With appointment of Lisa Delplace, the U.S. Commission of Fine Arts again gains a landscape architect

In The Right Place

With appointment of Lisa Delplace, the U.S. Commission of Fine Arts again gains a landscape architect

Lisa Delplace, FASLA (Jessica Marcotte Photography/Courtesy ASLA)

Yesterday, a notable imbalance on the U.S. Commission of Fine Arts (CFA) was corrected with the intended appointment of landscape architect Lisa E. Delplace, principal and CEO of Washington, D.C.-based landscape architecture firm Oehme, van Sweden (OvS), as its newest commissioner.

In the early months of Joe Biden’s presidency, his administration requested the immediate resignation of four members of the CFA in what was viewed as a major and unprecedented shake-up of the powerful, seven-member independent federal agency established in 1910. All four commissioners to go, including chair Justin Shubow, were Trump appointees. The sole landscape architect to serve on the commission at the time, Perry Guillot, was also among the four commissioners shown the door by the White House.

Biden’s cohort of new appointees—Peter D. Cook, Justin Garrett Moore, Hazel Ruth Edwards, and Billie Tsien as new chair—resulted in a CFA markedly more diverse than Trump had left it in the end: all-male and all-white. The administration was roundly applauded for its selection of appointees, which included celebrated architects, academics, and with Moore, a transdisciplinary designer and urbanist. Notably lacking was a landscape architect.

Last June, the American Society of Landscape Architects (ASLA) urged the Biden administration to add more landscape architects to the commission, noting that its current composition was nearly unheard of—only once before in the long history of the CFA, from 1994–200, had it been without a single landscape architect. (During the Obama administration there were three: Elizabeth Meyer, Liza Gilbert, and Mia Lehrer).

In a press statement, Torey Carter-Conneen, CEO of the ASLA, decried the omission of a landscape architect from the commission, noting it to be “detrimental to the future of the Capital area, and how it is used by local residents, visitors and federal employees.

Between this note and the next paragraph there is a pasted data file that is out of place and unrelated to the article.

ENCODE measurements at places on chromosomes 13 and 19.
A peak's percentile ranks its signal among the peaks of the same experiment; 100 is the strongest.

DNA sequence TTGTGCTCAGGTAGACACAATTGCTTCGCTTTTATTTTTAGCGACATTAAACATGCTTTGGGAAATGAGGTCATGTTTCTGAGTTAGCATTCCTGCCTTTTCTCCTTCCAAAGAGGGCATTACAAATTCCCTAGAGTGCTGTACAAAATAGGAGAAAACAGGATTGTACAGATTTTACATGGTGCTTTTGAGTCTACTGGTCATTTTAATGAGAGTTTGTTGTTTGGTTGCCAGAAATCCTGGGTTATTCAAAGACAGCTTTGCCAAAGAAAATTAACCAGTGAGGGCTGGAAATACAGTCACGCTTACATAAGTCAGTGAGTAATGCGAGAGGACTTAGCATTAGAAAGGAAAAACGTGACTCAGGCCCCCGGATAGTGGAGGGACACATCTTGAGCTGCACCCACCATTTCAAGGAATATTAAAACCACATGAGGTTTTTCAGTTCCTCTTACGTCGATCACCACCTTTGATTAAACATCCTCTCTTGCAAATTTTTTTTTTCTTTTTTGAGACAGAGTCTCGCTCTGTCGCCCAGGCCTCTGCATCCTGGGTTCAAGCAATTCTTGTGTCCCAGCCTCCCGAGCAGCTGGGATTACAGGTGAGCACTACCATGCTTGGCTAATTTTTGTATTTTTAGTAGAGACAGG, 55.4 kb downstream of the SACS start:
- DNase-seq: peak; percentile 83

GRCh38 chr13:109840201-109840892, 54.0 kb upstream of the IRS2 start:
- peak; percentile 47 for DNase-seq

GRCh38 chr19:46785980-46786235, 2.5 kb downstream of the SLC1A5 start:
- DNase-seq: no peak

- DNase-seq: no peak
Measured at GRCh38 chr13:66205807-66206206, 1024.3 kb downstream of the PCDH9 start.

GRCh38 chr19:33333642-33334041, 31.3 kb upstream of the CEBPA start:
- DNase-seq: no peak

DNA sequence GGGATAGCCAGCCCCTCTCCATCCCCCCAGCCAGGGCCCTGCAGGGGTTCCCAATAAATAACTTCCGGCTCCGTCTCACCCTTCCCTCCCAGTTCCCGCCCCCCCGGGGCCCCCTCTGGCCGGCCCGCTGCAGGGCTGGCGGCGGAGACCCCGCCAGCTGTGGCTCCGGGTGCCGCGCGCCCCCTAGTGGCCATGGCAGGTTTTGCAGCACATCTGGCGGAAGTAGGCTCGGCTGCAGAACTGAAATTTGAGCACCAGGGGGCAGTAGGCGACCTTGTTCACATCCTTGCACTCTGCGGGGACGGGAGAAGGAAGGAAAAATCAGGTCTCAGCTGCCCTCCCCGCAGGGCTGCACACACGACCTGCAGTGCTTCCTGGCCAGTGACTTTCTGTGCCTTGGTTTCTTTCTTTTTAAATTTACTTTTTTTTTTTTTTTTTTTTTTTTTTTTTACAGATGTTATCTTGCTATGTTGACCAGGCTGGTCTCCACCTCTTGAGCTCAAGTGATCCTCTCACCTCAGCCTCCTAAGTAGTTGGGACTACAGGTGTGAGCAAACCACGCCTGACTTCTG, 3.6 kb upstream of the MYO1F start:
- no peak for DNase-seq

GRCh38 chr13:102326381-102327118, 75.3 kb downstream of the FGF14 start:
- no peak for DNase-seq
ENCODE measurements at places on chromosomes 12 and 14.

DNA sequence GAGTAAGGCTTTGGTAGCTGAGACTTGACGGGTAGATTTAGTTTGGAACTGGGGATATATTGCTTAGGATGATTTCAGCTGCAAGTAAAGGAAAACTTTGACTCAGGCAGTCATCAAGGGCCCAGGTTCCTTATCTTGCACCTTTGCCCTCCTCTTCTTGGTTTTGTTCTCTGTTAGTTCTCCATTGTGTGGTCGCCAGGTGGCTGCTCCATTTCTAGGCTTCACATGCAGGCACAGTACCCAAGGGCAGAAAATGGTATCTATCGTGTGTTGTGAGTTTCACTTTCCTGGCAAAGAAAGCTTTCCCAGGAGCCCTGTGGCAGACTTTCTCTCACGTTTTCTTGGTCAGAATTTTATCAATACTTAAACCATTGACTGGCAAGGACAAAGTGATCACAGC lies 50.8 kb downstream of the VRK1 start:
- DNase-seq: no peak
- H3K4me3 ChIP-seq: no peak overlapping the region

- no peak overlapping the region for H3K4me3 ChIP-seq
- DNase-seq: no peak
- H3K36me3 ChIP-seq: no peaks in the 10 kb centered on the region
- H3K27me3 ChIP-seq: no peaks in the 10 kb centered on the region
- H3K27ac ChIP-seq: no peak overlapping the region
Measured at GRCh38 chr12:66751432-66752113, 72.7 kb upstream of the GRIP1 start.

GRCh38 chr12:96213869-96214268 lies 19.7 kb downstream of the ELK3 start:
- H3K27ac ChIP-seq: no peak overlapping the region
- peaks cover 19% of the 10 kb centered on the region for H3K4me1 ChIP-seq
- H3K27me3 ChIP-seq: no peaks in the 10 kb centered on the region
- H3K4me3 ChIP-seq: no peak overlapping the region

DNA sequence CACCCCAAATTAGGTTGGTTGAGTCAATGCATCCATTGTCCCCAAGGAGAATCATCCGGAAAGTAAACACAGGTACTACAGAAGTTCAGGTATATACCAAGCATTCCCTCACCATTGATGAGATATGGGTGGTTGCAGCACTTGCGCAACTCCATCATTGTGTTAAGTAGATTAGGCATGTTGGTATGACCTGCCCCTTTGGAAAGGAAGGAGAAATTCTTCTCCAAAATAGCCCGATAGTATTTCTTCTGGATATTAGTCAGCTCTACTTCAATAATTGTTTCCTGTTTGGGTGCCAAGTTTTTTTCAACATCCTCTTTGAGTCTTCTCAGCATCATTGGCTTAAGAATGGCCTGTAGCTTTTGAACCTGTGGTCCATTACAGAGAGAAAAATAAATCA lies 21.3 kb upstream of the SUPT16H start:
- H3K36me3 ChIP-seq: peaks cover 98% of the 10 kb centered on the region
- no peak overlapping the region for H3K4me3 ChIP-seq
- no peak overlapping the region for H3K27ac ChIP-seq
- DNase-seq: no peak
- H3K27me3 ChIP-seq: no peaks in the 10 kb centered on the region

“When it comes to planning for public spaces, monuments, climate change, and even security, these are all within the purview of landscape architects, and have been since the field was first established in the 19th century,” Carter-Conneen said.

Among the original members of the commission was Frederick Law Olmsted, Jr. who served from 1910 to 1918, the last six of those years as vice-chair.

Reacting to yesterday’s news of Delplace’s intended appointment to the commission, Carter-Conneen said: “We thank and applaud President Biden for reaffirming the importance and value of having the counsel of a landscape architect on this important federal agency. Lisa will help shape the future of our nation’s capital, an evolving cultural landscape.”

Delplace, who is a Fellow of the ASLA, has enjoyed a more than 30-year career with an award-winning firm that has worked extensively in and around Washington, D.C. “Her diverse body of work ranges from bucolic sculpture parks to urban redevelopments and reflects a compelling sculptural relationship between architecture and landscape,” wrote the White House in its announcement. As noted by the ASLA, major OvS projects in D.C. include the Martin Luther King, Jr. Memorial, Francis Scott Key Memorial Park, and Virginia Avenue Garden at the Federal Reserve. “The Commission and our nation will benefit tremendously from Lisa’s broad expertise across multiple scales of landscape architecture and her experience with federal projects,” said ASLA President Eugenia Martin.

Per her firm bio, Delplace holds a Masters of Landscape Architecture degree from the University of Michigan and a Bachelor of Science degree in Park Planning and Design from Michigan State University.

Washington, D.C.-based nonprofit The Cultural Landscape Foundation (TCLF) was also quick to applaud Delplace’s appointment to the CFA and stress the importance of her presence on the commission.

“Lisa, who has practiced in Washington, D.C. for decades and who has appeared frequently before the U.S. Commission of Fine Arts, is a seasoned professional with international experience, a talented designer, and extremely knowledgeable about the landscape architecture legacy of the nation’s capital, qualifications needed at the Commission, where at least 70 percent of the projects considered involve landscape,” Charles A. Birnbaum, president and CEO of TCLF, told AN in a statement. “The Biden Administration is to be praised for this appointment and encouraged to add another landscape architect.”

Like all members of the CFA, Delplace will serve a four-year term. It is unclear at the time of this writing as to who, if anyone, Delplace will replace on the commission as the terms of the three remaining Trump appointees—James C. McCrery, II, Rodney Mims Cook, Jr., and Duncan G. Stroik—do not expire in the immediate future. We will update this story when we learn more.